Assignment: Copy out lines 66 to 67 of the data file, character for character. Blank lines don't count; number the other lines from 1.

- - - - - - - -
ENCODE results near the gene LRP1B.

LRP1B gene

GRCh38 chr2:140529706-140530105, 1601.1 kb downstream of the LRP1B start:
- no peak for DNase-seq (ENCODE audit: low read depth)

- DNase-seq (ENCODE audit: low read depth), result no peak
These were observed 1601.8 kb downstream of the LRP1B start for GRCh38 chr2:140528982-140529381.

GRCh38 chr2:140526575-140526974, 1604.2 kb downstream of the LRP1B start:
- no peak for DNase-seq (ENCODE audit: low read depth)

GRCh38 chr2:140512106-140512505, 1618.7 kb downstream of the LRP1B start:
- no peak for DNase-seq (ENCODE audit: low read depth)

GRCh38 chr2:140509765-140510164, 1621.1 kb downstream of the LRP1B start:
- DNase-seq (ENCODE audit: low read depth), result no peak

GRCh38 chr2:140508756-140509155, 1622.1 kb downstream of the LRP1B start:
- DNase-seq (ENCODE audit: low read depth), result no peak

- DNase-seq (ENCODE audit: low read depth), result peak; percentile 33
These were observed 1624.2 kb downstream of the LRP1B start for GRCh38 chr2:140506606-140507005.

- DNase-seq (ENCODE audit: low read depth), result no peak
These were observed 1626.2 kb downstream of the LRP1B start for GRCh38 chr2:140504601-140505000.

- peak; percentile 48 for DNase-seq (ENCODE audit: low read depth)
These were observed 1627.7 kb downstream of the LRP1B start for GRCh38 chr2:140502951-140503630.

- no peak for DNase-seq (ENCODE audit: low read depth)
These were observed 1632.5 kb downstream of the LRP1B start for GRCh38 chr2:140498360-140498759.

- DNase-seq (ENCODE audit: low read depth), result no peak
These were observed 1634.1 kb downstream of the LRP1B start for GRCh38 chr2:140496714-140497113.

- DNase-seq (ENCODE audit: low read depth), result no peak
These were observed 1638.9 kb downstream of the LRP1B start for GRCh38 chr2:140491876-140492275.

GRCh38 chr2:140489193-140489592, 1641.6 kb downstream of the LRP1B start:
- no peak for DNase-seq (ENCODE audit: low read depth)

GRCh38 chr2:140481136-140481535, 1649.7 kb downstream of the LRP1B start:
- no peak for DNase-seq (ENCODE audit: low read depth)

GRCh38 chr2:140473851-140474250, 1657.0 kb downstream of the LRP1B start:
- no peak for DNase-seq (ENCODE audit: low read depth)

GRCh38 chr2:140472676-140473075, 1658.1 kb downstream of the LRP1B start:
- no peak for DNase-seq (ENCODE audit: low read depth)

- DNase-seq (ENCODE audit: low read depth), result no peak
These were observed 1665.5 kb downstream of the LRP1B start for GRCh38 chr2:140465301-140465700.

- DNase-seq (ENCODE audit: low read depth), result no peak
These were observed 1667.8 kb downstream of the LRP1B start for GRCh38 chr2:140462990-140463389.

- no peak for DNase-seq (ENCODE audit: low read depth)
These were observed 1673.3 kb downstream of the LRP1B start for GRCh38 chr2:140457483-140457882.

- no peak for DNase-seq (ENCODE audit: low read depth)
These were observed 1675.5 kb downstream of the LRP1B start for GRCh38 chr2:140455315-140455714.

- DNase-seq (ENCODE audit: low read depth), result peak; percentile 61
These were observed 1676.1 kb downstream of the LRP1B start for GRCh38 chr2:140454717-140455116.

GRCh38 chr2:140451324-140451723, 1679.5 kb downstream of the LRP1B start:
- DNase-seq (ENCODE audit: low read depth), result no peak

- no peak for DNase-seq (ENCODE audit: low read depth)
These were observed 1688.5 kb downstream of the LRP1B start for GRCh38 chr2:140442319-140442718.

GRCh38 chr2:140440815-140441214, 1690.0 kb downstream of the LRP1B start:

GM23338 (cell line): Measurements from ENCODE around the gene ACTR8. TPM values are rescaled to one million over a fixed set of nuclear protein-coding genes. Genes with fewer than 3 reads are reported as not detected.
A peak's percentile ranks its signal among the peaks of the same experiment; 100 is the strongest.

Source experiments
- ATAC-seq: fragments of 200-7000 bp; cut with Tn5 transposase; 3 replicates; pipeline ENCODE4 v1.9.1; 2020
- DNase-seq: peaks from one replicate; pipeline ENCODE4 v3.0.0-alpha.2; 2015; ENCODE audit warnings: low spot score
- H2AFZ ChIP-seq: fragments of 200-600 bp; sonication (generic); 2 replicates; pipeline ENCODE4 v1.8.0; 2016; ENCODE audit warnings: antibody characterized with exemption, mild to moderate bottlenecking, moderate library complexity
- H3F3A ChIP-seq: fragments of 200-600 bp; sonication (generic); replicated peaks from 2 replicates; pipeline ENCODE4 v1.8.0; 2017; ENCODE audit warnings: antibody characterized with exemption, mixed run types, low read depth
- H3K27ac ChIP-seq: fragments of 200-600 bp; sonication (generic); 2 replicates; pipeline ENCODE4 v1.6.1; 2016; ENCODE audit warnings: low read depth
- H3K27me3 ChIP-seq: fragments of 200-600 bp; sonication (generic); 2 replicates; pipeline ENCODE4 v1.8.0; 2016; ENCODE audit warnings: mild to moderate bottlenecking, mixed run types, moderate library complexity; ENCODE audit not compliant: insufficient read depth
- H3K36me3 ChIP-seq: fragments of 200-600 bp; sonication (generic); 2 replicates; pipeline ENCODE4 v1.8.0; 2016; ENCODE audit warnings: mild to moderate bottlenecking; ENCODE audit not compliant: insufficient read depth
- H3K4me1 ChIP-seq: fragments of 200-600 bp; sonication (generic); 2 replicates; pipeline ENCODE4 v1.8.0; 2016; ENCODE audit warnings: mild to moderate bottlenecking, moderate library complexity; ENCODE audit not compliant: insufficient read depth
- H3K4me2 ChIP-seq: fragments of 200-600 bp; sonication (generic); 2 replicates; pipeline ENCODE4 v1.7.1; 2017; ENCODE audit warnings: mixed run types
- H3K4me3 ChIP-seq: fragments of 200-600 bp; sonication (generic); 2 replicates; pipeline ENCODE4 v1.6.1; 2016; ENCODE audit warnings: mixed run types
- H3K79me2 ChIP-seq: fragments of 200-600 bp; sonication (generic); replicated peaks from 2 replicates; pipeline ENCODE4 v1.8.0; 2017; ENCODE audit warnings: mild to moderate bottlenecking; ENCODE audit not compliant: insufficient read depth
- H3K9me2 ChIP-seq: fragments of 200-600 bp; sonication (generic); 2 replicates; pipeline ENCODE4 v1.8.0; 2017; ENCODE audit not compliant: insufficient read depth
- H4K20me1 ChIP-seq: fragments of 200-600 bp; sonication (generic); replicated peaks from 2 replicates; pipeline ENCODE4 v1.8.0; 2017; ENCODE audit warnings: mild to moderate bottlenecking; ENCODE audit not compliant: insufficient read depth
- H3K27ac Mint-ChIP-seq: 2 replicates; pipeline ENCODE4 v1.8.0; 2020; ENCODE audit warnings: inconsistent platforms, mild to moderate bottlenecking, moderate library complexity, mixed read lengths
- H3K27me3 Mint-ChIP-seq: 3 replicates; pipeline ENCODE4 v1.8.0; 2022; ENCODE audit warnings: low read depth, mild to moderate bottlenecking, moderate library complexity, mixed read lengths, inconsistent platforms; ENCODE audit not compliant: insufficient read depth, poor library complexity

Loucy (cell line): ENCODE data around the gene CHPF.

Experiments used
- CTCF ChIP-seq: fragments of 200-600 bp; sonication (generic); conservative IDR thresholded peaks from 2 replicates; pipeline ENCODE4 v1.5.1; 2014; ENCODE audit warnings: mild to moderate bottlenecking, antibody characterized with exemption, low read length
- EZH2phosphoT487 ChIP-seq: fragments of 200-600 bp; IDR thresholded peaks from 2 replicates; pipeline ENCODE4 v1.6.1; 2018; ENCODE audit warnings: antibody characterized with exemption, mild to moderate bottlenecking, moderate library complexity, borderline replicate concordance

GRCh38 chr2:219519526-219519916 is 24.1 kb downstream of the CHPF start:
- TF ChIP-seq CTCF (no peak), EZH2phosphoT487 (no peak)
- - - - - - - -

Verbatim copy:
- H3K27ac Mint-ChIP-seq: 2 replicates; pipeline ENCODE4 v1.8.0; 2020; ENCODE audit warnings: inconsistent platforms, mild to moderate bottlenecking, moderate library complexity, mixed read lengths
- H3K27me3 Mint-ChIP-seq: 3 replicates; pipeline ENCODE4 v1.8.0; 2022; ENCODE audit warnings: low read depth, mild to moderate bottlenecking, moderate library complexity, mixed read lengths, inconsistent platforms; ENCODE audit not compliant: insufficient read depth, poor library complexity